Solomon On What Sets Cities On Fire
“Scoffers set a city aflame, but the wise turn away wrath” (Proverbs 29:8 ESV).
While it has been almost a relief to have something new to worry about instead of the pandemic and its 24/7 news anxiety cycle, the recent violence has been grim. First there was the violence against George Floyd that resulted in his death. Then there was the violence that occurred afterwards in the “space” made by his killing that resulted in vandalism, arson, looting, and even murder. In my area of St. Louis, four policemen were shot on the street and a retired policemen was killed.
Here’s the police captain talking about his four wounded men:
And here’s the family of the killed police captain:
I don’t want to address the issues of “peaceful protest” versus “violent protest” here. I’ve already pointed out that “rebellious behavior” often doesn’t lead to much good. Back in 2015, NY Magazine pointed out the same thing in our culture regarding riots. And I don’t think protests “turning violent” is as much of a problem as it is portrayed by the media. People who want justice for Floyd and want to make sure that similar things don’t happen again, don’t hold a peaceful vigil and then grab a brick after sundown.
The people we see on Twitter videos and YouTube and on local news stories engaging in looting, arson, vandalism, and other violence are not the same people protesting for a better world. They are simply criminals who see an opportunity to commit crimes more openly because they know they are unlikely to be punished. They aren’t innocent people worried about violence from police. They are violent people who are, at the moment, not worried much about police enforcing the law. Protests only “turn violent” to the extent that one group opportunistically hides within the other group waiting for their moment.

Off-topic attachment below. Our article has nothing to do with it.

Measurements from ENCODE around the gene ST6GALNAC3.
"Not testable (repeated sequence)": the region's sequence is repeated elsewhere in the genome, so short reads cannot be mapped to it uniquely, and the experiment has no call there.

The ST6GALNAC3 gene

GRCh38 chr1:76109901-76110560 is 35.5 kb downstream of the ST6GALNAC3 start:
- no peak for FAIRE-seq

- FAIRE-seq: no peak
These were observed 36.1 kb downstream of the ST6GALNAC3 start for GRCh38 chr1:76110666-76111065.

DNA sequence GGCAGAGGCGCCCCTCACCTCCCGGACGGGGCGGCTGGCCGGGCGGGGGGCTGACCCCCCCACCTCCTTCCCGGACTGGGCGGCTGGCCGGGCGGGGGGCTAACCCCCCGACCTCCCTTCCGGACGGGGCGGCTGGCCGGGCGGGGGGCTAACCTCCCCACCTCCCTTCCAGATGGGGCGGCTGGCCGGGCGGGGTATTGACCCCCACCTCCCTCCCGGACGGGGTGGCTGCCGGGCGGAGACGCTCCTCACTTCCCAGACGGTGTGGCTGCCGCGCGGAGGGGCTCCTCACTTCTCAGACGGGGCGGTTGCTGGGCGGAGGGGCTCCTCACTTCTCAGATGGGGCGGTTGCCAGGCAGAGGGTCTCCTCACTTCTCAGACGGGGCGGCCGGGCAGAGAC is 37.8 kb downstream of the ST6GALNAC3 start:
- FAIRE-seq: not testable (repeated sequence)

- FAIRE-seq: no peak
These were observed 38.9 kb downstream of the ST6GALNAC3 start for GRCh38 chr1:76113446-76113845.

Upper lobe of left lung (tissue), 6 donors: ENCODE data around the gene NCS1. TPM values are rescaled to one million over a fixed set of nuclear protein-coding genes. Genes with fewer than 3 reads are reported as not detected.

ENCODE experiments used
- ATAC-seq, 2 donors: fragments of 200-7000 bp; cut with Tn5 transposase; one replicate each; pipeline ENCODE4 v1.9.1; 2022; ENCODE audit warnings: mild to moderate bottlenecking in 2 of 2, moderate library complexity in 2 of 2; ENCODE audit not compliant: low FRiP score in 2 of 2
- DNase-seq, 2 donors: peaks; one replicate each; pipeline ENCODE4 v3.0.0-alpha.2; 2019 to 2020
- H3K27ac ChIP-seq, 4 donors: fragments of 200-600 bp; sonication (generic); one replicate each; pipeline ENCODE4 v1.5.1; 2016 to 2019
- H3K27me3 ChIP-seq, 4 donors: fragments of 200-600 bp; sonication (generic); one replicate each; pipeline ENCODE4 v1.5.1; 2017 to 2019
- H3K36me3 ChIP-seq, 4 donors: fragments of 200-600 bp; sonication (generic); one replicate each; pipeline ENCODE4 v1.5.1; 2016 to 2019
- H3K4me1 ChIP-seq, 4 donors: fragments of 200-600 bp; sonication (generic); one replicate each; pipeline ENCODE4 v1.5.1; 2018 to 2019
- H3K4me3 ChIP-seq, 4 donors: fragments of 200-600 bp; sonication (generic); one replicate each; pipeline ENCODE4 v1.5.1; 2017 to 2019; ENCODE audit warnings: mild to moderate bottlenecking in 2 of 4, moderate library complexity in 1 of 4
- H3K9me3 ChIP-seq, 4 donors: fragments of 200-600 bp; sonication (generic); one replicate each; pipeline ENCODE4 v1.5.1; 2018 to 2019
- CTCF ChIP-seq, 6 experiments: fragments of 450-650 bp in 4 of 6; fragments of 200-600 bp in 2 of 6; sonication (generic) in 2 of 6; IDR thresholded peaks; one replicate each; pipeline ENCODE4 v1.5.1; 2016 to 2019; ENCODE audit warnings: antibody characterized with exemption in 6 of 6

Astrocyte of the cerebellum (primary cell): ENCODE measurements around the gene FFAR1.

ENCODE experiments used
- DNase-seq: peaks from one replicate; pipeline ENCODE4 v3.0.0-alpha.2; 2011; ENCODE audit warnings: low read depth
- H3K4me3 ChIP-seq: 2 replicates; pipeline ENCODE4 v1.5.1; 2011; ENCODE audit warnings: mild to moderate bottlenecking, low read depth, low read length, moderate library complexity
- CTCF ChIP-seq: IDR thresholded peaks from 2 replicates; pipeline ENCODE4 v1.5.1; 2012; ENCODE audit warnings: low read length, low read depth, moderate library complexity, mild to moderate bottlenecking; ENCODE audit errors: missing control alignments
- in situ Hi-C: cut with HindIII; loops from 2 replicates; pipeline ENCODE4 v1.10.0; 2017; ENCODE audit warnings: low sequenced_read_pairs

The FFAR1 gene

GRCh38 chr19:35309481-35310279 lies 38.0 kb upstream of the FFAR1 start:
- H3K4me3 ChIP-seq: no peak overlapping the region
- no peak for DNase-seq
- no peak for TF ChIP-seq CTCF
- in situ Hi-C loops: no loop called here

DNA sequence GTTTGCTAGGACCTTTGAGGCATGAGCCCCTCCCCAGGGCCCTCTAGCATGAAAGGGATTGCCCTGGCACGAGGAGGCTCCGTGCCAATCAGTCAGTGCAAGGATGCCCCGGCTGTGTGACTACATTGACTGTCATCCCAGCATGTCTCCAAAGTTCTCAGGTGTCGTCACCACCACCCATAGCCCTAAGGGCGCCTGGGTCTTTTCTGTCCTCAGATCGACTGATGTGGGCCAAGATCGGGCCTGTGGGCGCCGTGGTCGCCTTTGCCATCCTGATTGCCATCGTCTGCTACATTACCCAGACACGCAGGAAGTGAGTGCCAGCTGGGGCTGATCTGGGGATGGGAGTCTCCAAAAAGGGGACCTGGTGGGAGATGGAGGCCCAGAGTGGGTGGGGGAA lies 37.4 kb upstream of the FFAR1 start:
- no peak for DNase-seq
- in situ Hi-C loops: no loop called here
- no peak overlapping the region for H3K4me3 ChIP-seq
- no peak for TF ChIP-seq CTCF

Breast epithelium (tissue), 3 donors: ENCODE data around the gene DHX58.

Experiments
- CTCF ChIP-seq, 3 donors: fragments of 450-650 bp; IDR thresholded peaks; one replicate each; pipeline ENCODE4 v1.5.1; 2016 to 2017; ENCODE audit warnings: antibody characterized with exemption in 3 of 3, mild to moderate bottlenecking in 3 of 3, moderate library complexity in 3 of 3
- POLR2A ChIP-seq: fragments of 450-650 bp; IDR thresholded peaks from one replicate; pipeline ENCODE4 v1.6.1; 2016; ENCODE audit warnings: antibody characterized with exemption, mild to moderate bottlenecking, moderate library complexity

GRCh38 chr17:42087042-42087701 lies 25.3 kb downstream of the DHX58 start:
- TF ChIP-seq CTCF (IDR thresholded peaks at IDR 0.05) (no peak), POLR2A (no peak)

What brings this situation about? I think what we are witnessing corresponds with what we are warned about in Proverbs: The real treat to civilization is damaging speech. “By the blessing of the upright a city is exalted, but by the mouth of the wicked it is overthrown” (Proverbs 11:11 ESV). Proverbs comes from a time when cities were built with walls for defense—when they were conquered and invaded, but he warns about what people say, how they speak.
How much of the damage is being done by words and speeches claiming that rioters are the same as protesters—that people who want the equality before the law are the same who want to violate the rights over others with impunity? In doing so, one wonders how the police are supposed to prevent crimes if those crimes are defined as “acts of protest.” Arsonists set buildings aflame literally. But we should think about how the words said in public gave them that power, putting fire in their hands. “Because the sentence against an evil deed is not executed speedily, the heart of the children of man is fully set to do evil” (Ecclesiastes 8:11 ESV).
Originally published on Townhall Finance.
Mark Horne has been studying the intersection of ethics and the economy since high school. He was raised in Liberia, West Africa and Kwajalein, Marshall Islands, as well as on the Atlantic coast of Florida. He graduated from Houghton College in 1989 and from Covenant Theological Seminary in 1998. He was ordained in the Presbyterian Church in America and has pastored churches in Washington state and Oklahoma, as well as serving as an assistant pastor in St. Louis.
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